The museum was small and it was crowded. The halls were somewhat narrow. The walls were jampacked with photos and posters of events where Johnny had performed. They had all of his gold and platinum records displayed nicely on the wall.



Johnny Cash died back in 2003. It doesn’t seem that long ago. He and his second wife June Carter had lived in a very special house in Nashville for 40 years. The Bee Gees Barry Gibb would end up buying the Cash home. It was a big place at 14,000 ft.². During the Gibb renovation the house caught fire and burned to the ground!



I spent about an hour and a half in the Johnny Cash museum. That was probably enough time to see everything. Maybe I’ll take Carol back there in the future. Nashville looks like a fantastic town for a three-day weekend. Carol loved Branson. I think she would like Nashville even though she doesn’t think of herself as a country and western music fan.



Would you like to take a peek inside the Johnny Cash Museum? I thought you would. These photos all came from inside the place. They had lots of video and music to add to the experience. Check it out.



Straight from Nashville….it’s the Johnny Cash Museum



Next I needed to check into my acquired hotel for the evening. I was staying at the Guess House Inn and Suites in Nashville. I saved 43% over their best online price. That was a good deal. However, much the hotel was undergoing a renovation so it didn’t look all that great. Nevertheless, it was more than comfortable and offered a reasonable price. By the way it had a most unusual and beautiful mural on the headboard wall. Don’t you think so?



I had time for one 15-minute nap before I headed north for the two-hour drive up to the Hardin County Fairgrounds in Elizabethtown, Kentucky. I was headed to a Top Dog Promotions event. They specialize in demolition derby but circle track is what brings me to their shows. Circle track is what the trackchasing rules rewards.







Hardin County Fairgrounds – Elizabethtown, Kentucky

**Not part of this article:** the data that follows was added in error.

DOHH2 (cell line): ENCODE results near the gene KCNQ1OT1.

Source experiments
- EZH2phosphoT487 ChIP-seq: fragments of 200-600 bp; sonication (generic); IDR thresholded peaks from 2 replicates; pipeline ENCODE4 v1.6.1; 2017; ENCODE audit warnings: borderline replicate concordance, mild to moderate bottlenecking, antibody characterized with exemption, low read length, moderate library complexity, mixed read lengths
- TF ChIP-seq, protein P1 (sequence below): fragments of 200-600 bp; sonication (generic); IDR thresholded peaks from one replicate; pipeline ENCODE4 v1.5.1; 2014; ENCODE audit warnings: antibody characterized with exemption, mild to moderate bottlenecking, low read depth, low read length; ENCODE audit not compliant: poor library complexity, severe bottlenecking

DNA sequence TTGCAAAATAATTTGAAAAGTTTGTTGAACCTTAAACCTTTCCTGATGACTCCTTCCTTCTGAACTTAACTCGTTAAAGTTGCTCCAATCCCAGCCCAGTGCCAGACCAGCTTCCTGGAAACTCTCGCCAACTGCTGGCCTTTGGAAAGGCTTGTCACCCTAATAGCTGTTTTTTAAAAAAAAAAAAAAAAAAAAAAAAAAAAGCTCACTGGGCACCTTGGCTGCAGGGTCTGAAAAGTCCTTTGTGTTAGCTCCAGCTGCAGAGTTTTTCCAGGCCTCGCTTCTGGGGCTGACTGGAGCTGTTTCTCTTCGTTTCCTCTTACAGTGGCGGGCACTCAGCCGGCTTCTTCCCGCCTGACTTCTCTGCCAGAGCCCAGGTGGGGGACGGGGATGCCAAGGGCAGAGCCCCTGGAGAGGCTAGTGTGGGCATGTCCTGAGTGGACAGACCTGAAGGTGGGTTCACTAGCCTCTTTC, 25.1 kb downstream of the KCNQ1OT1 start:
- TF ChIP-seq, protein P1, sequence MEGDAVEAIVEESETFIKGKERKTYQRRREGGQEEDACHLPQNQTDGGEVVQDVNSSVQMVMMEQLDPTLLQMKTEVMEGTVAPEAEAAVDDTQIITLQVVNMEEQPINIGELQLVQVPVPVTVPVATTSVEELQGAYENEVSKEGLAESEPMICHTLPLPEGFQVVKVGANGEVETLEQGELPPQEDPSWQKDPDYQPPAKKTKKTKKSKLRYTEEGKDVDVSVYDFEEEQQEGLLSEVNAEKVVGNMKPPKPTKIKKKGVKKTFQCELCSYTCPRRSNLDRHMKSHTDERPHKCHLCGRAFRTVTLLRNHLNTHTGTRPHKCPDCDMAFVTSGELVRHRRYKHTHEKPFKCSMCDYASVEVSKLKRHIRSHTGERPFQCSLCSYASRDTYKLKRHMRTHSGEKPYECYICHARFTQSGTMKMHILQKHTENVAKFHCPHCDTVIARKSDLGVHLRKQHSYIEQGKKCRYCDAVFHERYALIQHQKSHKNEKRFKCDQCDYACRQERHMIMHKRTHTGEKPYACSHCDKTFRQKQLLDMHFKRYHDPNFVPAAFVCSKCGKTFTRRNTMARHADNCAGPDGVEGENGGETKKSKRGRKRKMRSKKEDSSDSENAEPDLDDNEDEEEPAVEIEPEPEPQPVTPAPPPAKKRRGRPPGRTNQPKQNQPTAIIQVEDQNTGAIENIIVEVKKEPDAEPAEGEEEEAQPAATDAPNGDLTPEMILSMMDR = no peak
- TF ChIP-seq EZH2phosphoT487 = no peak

I had been talking to the Top Dog Promotions owner and promoter, John Peck. He and I are friends. I’ve seen nearly 10 of his shows. During the past week John has been keeping me posted about whether or not this week’s events would attract any circle cars.



The promoter never knows for sure how many competitors are going to show up. They might be expecting twenty and get forty. They might be expecting twenty and get seven. The auto promotion game is a tough one.



Tonight they had three circle track four-cylinder junk cars show up. That’s only one above the minimum that allows me to count the racing action at a track. I’ve probably missed a handful of shows where one or less racing competitors showed up. However I’ve probably had twenty or thirty events where only two or three cars made up the countable event.



It was a hot and humid evening at the Hardin County Fairgrounds. When I checked my WeatherUnderground weather app it told me the temperature was 89 with a feels like temperature of 93°. There was lots of sun, no shade and the humidity made it feel even hotter.



I paid my $10 admission to the fair. There was no additional charge to sit in the grandstands and watch tonight’s demolition derby. There wasn’t an additional charge to get into the pit area.



I was in time for the driver’s meetings. Yes I said meetings as in “plural”. John Peck does something that I’ve never seen any other race promoter do. He has a special brief driver’s meeting for all of the drivers in their own individual class. I’ve never seen that before but it looks like it works pretty well.



The meeting with the three circle track drivers barely drew a quorum. Tonight the circle track racers would compete in two feature events. The first one started all three competitors. By the time the second circle track feature took to the track only two competitors were still running.



The oval “track” was small. It fit inside tonight’s demo ring. The racers ran around two huge concrete blocks. The blocks were probably only 25 to 30 yards apart. Each of the circle track races went for 10 laps. Considering the situation and the small car count the race was actually very good amongst the top two racers.



Nine lawn mower competitors came to the fair to compete tonight. Top Dog Promotions was having a lawn mower demolition derby. They actually had two of them. These guys had some high-powered motors and they left a mark when they made impact.



After a power wheels event, two lawn mower demolition derbies and two circle track feature races they brought out a 10-car demolition derby. This demo was for small cars. They put on a good show. I can’t share with you what John told the drivers during their demolition derby pre-race meeting. Sorry, I just can’t do it.